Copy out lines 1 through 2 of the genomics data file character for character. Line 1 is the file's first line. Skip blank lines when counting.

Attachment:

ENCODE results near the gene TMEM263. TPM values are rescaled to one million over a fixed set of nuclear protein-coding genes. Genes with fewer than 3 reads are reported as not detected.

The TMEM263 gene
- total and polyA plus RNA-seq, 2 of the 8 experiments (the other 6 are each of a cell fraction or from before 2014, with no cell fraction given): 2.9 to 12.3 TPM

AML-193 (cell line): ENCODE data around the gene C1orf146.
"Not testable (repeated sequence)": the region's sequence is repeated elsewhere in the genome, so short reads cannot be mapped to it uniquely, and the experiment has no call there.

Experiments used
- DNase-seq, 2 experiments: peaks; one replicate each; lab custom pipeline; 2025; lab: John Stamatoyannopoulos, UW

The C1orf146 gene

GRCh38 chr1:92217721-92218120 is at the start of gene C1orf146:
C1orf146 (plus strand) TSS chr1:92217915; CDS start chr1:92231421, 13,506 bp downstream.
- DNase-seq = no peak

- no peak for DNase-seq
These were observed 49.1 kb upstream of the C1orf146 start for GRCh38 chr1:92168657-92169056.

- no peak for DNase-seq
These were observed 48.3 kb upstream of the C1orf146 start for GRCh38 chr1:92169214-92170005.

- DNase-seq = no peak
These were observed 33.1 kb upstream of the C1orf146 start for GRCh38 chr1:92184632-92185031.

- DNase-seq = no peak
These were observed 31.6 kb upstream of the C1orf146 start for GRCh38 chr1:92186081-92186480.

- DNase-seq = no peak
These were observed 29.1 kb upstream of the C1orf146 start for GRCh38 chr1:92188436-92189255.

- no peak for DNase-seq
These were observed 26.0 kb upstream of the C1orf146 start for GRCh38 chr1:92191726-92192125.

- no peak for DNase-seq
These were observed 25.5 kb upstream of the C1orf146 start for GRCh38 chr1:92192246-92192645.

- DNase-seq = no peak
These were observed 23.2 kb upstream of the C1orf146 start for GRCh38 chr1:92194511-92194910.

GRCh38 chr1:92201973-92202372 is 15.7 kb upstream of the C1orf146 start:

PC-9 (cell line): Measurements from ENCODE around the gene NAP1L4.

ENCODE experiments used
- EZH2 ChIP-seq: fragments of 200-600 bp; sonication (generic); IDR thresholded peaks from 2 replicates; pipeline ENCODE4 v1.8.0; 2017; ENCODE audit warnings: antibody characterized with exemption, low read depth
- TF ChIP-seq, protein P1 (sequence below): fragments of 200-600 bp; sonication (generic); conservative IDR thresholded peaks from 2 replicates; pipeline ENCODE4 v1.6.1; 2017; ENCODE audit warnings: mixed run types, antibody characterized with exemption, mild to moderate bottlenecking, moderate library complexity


ENCODE results near the gene TMEM263. TPM values are rescaled to one million over a fixed set of nuclear protein-coding genes. Genes with fewer than 3 reads are reported as not detected.

The TMEM263 gene